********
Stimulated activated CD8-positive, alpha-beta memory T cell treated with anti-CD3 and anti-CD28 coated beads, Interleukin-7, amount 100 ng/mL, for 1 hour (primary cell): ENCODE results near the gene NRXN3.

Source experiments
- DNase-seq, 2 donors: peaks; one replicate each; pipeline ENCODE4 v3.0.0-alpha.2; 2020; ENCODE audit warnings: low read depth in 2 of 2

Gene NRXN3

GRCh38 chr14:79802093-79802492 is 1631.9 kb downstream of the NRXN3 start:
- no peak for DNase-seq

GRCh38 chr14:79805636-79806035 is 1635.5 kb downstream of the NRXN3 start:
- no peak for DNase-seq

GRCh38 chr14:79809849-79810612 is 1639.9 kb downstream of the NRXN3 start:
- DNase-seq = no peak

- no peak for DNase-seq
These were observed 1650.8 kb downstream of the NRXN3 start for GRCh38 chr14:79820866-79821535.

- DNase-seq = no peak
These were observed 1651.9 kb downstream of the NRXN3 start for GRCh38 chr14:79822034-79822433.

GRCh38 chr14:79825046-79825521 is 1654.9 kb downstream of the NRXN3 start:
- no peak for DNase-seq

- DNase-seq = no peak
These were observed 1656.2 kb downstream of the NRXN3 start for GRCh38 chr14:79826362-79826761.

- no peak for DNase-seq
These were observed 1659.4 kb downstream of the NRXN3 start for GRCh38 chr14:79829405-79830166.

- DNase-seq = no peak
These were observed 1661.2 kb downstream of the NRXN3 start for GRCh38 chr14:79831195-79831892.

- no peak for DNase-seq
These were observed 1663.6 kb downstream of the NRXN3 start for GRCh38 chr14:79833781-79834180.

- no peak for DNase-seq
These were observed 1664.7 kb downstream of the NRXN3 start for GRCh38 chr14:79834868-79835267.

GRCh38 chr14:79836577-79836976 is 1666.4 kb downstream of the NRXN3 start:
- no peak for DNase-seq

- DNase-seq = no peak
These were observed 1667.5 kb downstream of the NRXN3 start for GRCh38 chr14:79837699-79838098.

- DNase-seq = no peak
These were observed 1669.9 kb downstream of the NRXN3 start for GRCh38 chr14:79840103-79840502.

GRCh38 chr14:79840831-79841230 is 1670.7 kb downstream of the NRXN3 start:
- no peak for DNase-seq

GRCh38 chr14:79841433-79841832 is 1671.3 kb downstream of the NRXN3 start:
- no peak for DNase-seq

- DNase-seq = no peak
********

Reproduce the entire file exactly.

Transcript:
Stimulated activated CD8-positive, alpha-beta memory T cell treated with anti-CD3 and anti-CD28 coated beads, Interleukin-7, amount 100 ng/mL, for 1 hour (primary cell): ENCODE results near the gene NRXN3.

Source experiments
- DNase-seq, 2 donors: peaks; one replicate each; pipeline ENCODE4 v3.0.0-alpha.2; 2020; ENCODE audit warnings: low read depth in 2 of 2

Gene NRXN3

GRCh38 chr14:79802093-79802492 is 1631.9 kb downstream of the NRXN3 start:
- no peak for DNase-seq

GRCh38 chr14:79805636-79806035 is 1635.5 kb downstream of the NRXN3 start:
- no peak for DNase-seq

GRCh38 chr14:79809849-79810612 is 1639.9 kb downstream of the NRXN3 start:
- DNase-seq = no peak

- no peak for DNase-seq
These were observed 1650.8 kb downstream of the NRXN3 start for GRCh38 chr14:79820866-79821535.

- DNase-seq = no peak
These were observed 1651.9 kb downstream of the NRXN3 start for GRCh38 chr14:79822034-79822433.

GRCh38 chr14:79825046-79825521 is 1654.9 kb downstream of the NRXN3 start:
- no peak for DNase-seq

- DNase-seq = no peak
These were observed 1656.2 kb downstream of the NRXN3 start for GRCh38 chr14:79826362-79826761.

- no peak for DNase-seq
These were observed 1659.4 kb downstream of the NRXN3 start for GRCh38 chr14:79829405-79830166.

- DNase-seq = no peak
These were observed 1661.2 kb downstream of the NRXN3 start for GRCh38 chr14:79831195-79831892.

- no peak for DNase-seq
These were observed 1663.6 kb downstream of the NRXN3 start for GRCh38 chr14:79833781-79834180.

- no peak for DNase-seq
These were observed 1664.7 kb downstream of the NRXN3 start for GRCh38 chr14:79834868-79835267.

GRCh38 chr14:79836577-79836976 is 1666.4 kb downstream of the NRXN3 start:
- no peak for DNase-seq

- DNase-seq = no peak
These were observed 1667.5 kb downstream of the NRXN3 start for GRCh38 chr14:79837699-79838098.

- DNase-seq = no peak
These were observed 1669.9 kb downstream of the NRXN3 start for GRCh38 chr14:79840103-79840502.

GRCh38 chr14:79840831-79841230 is 1670.7 kb downstream of the NRXN3 start:
- no peak for DNase-seq

GRCh38 chr14:79841433-79841832 is 1671.3 kb downstream of the NRXN3 start:
- no peak for DNase-seq

- DNase-seq = no peak